Transforming a toy prototype into a market-ready AI product requires plenty of technology.
Woobo is an AI-powered plush toy equipped with a touch-sensitive screen, touch sensors, accelerometers, and gyroscopes. Its main method for interaction is speech, with the screen acting as backup navigation. The screen is also used in many of the included content. Woobo has light-up buttons for ears that serve as the primary visual indicator that Woobo is listening. The button also activates the built-in microphone.
Woobo’s brain is an electronic device housed in a fire-retardant plastic enclosure, along with most of its other electronics. During initial set-up, the user is asked to connect Woobo to a Wi-Fi network. Once connected, the toy registers itself with the server. The server responds with a pairing code for the toy to display. The parent enters this code into Woobo’s parent app. Upon receiving the correct pairing code from the parent app within a few minutes, the server creates a device account for the toy and associates it with the parent account.
Initial contact between the toy and the server is made with a HTTPS REST call. After the toy’s device account has been successfully created, the toy switches to an encrypted websocket connection and authenticates itself with the server. The server sends the toy its initial state and play can begin. A state is the speech to be spoken, actions to be taken, and/or image(s) to be displayed by the toy before it awaits user input. From there, the toy will send to the server the inputs that it receives and the server responds with states that the toy should execute.
Switching away from Python was not feasible due to the lack of time.
A NoSQL database is used to store device and user accounts data because it is scalable. The interconnected nature of states lent them to being stored in a graph database. Specifically, a MySQL database with a RDF extension is used to store the state data and Sparql is used to query it. Instead of querying the database every time state information is needed, a REDIS data store is used to cache recently retrieved states, boosting performance.
A Lucene-based full-text search engine is used to power content searching, content browsing, and a recommendation system. Whereas the graph database contains state information (a single piece of content can have many states), the search engine is preloaded with just the content information. So the server uses the search engine to find the requested content and then queries the graph database, using Sparql, for the specified initial state. This greatly reduced the complexity of the Sparql queries used by the server. The content browser allows users to browse the available content by type, subject, preference, age, etc.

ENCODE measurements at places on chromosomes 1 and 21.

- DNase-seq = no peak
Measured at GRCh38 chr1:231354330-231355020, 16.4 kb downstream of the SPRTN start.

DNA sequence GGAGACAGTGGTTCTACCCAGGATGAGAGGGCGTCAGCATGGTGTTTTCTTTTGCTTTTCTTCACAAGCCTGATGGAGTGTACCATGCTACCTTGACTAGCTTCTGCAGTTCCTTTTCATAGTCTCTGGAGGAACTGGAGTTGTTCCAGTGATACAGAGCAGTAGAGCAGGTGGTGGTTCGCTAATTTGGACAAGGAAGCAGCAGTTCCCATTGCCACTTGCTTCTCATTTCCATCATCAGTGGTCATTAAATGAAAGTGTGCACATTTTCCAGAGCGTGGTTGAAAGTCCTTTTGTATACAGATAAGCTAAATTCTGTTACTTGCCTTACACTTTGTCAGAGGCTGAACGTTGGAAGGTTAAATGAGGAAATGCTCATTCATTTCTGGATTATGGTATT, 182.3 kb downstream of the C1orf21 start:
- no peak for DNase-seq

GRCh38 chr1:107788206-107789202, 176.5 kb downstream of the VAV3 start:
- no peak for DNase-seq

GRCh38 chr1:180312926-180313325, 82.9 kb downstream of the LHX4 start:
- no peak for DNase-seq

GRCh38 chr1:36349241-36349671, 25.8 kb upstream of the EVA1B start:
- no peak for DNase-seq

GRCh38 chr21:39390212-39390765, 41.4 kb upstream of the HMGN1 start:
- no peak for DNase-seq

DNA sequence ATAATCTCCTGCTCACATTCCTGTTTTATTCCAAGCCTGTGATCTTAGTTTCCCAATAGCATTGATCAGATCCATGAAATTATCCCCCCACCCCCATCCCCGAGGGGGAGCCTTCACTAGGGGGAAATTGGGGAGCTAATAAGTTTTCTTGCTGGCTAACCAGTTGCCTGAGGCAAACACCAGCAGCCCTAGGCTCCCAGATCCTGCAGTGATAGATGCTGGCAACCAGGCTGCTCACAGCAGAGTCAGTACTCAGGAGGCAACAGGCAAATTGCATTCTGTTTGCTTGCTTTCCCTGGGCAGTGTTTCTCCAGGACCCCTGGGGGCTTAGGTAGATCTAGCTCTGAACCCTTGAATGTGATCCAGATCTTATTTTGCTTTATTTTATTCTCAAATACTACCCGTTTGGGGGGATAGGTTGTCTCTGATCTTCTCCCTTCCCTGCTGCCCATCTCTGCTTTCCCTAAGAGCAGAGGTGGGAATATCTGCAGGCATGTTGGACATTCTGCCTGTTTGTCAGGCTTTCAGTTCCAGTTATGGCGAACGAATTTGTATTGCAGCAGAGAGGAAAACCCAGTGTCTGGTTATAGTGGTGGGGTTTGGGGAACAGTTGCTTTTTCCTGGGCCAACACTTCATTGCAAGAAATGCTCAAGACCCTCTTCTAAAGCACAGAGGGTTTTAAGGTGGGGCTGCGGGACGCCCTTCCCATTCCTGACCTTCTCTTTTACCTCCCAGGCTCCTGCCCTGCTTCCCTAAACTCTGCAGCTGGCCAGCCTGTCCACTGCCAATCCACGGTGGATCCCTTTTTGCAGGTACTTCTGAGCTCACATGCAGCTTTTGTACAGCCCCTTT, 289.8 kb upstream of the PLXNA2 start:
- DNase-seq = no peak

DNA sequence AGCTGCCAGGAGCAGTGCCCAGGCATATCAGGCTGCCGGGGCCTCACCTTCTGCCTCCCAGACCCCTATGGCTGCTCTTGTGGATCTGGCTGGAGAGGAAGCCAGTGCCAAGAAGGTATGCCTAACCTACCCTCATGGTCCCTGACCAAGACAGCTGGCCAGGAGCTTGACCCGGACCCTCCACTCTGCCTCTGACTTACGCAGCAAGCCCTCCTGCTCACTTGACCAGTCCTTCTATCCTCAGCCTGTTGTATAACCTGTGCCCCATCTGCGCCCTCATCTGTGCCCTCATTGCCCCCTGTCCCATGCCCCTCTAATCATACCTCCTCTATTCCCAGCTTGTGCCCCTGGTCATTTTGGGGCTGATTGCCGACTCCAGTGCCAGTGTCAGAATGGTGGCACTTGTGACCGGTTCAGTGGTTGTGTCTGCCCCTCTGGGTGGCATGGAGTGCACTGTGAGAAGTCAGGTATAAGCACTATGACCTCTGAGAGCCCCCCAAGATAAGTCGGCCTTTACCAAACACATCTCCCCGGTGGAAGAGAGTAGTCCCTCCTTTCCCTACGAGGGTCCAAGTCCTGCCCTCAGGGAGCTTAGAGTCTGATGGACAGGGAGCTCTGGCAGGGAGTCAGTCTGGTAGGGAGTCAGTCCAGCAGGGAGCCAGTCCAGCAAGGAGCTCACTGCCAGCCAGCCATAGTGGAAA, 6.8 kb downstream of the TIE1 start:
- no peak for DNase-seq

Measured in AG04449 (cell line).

By using a Lucene-based full-text search engine, some search-specific code (e.g. tokenization, normalization, fuzzy matching) was removed from the server codebase and offloaded onto the search engine. Additionally, the search engine gave the server additional search capabilities like searching with wildcards.
Initially, the server did not handle concurrency well. The focus, at the time, was to get a server prototyped quickly to demonstrate the process, not concurrency, so Python was a good choice. Of course, concurrency is necessary for production. While threading is possible with Python, the threads are still limited by the Global Interpreter Lock (GIL). Switching away from Python was not feasible due to the lack of time. Going with a multi-process solution gets around the limitation of the GIL, but would have been non-trivial. So concurrency was achieved with the Tornado web framework. This necessitated the adoption of the pytest-tornado plugin to run the unit tests.
Pytest unit tests were added to the codebase for quality control. A Jenkins CI server was stood up and integrated with the company’s software version control system to run the unit and integration tests on every merge request. The integration tests used a “toy simulator” program to check the behavior of the server for a handful of server-toy interactions. Jenkins was chosen because it was a freely-available, open source, highly customizable, and simple to set up.
So the company’s backend infrastructure went from being a monolithic server to a collection of microservices in about one year.
With the addition of more technology needed for production (e.g. In-memory cache, Lucene, Jenkins, etc.), server configuration became non-trivial. In the beginning, everything ran on a single AWS server. As time went along, more services and technologies were added to get the server production ready. To better enable scaling, the server was moved to a microservices architecture. The various services were housed inside self-contained Docker images. This trivialized scaling and configuration because a new server could be added by just starting up some Docker images.
Each server instance also ran a Consul client image. Consul is a container management software and the client monitors the Docker images running on the server instance, via heartbeat, and reports to a main Consul server. Additionally, the Consul client communicated with a Nginx server to add new server instances to the pool of traffic-ready servers. Consul was chosen because ready-made Docker images for both the server and client are available online and usable with only minor configuration. Consul also had a serviceable service-management web GUI available out of the box. So the company’s backend infrastructure went from being a monolithic server to a collection of microservices in about one year.